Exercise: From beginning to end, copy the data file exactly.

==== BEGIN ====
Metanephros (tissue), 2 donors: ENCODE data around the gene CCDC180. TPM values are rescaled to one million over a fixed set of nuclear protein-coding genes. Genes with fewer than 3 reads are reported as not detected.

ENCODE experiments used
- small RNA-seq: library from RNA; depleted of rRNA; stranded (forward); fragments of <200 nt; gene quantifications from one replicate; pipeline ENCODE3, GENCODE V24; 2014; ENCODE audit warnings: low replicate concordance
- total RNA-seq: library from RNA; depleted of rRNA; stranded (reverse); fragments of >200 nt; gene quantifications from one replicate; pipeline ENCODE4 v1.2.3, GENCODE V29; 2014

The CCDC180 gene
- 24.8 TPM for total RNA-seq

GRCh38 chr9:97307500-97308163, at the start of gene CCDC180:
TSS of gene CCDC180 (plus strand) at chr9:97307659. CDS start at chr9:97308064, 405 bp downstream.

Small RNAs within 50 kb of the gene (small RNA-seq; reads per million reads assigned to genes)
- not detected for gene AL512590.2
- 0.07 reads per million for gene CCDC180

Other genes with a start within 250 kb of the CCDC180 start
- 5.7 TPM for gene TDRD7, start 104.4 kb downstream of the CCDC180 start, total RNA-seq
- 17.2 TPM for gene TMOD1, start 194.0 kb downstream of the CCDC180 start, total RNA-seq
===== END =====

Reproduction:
Metanephros (tissue), 2 donors: ENCODE data around the gene CCDC180. TPM values are rescaled to one million over a fixed set of nuclear protein-coding genes. Genes with fewer than 3 reads are reported as not detected.

ENCODE experiments used
- small RNA-seq: library from RNA; depleted of rRNA; stranded (forward); fragments of <200 nt; gene quantifications from one replicate; pipeline ENCODE3, GENCODE V24; 2014; ENCODE audit warnings: low replicate concordance
- total RNA-seq: library from RNA; depleted of rRNA; stranded (reverse); fragments of >200 nt; gene quantifications from one replicate; pipeline ENCODE4 v1.2.3, GENCODE V29; 2014

The CCDC180 gene
- 24.8 TPM for total RNA-seq

GRCh38 chr9:97307500-97308163, at the start of gene CCDC180:
TSS of gene CCDC180 (plus strand) at chr9:97307659. CDS start at chr9:97308064, 405 bp downstream.

Small RNAs within 50 kb of the gene (small RNA-seq; reads per million reads assigned to genes)
- not detected for gene AL512590.2
- 0.07 reads per million for gene CCDC180

Other genes with a start within 250 kb of the CCDC180 start
- 5.7 TPM for gene TDRD7, start 104.4 kb downstream of the CCDC180 start, total RNA-seq
- 17.2 TPM for gene TMOD1, start 194.0 kb downstream of the CCDC180 start, total RNA-seq